Enterprises are facing an exploding "culture of connectivity", with global information workers using an increasing number of devices and applications, according to an IDC study.
In a worldwide study sponsored by Nortel Networks, IDC found a considerable number of what it calls "hyperconnected" users — those using at least seven devices and nine applications. The survey covered nearly 2,400 employees in 17 countries.
Employers will need to make accommodations for the new wave of hyperconnected employees as these people become the next-generation workforce, IDC says.
The hyperconnected accounted for 16% of those polled in the study. They are using gadgets ranging from phones to laptops to PDAs and even car-based systems. Applications being used on these devices include Web 2.0 applications, such as Twitter, Second Life and wikis. Also prominent are applications like text messaging, instant messaging and web conferencing.
Behind the hyperconnected were the "increasingly connected", who use four devices and as many as six applications and account for 36% of survey respondents.
"The conclusion is that there is this groundswell," for the increasingly connected to move into hyper-connected status and for the hyper-connected to move into the workforce, says Vito Mabrucco, senior vice president at IDC Canada.
Increasing demand for connectivity and applications as well as the blurring of personal and business use of technology is expected to tax telecommunications networks, broadband networks, and high-speed networks, Mabrucco says.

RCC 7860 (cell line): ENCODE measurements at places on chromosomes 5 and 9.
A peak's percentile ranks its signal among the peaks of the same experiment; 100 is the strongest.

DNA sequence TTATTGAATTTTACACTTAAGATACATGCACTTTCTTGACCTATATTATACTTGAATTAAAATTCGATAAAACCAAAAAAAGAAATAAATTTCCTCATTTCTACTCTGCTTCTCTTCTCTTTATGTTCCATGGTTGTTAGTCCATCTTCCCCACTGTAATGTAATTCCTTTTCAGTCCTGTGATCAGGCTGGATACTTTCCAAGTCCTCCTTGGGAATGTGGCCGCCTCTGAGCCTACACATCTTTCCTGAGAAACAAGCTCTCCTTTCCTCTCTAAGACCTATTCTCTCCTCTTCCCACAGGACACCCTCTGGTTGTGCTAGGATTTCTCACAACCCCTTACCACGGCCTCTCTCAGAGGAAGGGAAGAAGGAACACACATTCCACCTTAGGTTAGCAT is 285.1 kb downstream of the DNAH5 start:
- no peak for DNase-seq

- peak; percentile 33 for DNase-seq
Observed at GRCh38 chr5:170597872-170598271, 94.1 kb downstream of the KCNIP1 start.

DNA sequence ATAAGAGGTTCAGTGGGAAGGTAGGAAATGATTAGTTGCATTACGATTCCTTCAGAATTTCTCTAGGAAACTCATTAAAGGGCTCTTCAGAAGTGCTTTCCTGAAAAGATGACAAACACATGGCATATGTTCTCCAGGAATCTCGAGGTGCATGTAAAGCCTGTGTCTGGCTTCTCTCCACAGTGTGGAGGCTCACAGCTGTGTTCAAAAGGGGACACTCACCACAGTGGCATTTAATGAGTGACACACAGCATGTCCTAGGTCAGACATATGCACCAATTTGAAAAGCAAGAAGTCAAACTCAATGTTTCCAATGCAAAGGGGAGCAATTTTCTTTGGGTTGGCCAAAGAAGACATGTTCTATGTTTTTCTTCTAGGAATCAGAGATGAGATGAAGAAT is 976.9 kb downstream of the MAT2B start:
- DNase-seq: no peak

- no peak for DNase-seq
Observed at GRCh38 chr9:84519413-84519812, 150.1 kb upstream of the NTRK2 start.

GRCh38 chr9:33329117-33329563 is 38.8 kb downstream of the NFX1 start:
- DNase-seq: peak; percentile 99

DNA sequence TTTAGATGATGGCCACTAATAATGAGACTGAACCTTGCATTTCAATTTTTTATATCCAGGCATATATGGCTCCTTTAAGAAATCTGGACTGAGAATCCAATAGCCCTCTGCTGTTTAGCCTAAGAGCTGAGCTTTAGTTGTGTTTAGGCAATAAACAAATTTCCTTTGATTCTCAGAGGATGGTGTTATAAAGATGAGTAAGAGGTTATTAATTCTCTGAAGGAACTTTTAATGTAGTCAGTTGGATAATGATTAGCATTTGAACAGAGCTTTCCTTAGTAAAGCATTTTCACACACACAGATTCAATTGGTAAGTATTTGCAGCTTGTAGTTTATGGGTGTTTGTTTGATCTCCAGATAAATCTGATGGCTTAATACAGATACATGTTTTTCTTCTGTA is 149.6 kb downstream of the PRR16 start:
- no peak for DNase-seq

Nortel CTO John Roes says IT departments need to embrace the idea of the business and personal IT experience blurring. Different assumptions will have to be made on network security. The user experience will need to be extended to new media.
"As an example, imagine if a good chunk of your workforce wants to collaborate about work in a site like Facebook," Roes says. Employers will have to make that secure and predictable, which can be done but requires a different approach to technology, he says.
Young would-be employees are presuming that employers are embracing technologies like Facebook, says Roes.
Companies can turn this trend into revenue opportunities by, for example, connecting with customers via Facebook, he says. Also, networks will need to be built to scale to the size of the customer base rather than to the number of employees. This could mean building a network to accommodate a million customers rather than one that handles 20,000 employees. A government agency, for example, might scale to millions of customers.
With the new usage trends, IT and telecommunications will converge, Mabrucco says. Unified communications, which is promoted by companies such as Microsoft and Nortel, will make an impact, according to IDC and Nortel. Networks will need to accommodate identity, presence, location, telephony and data, they say.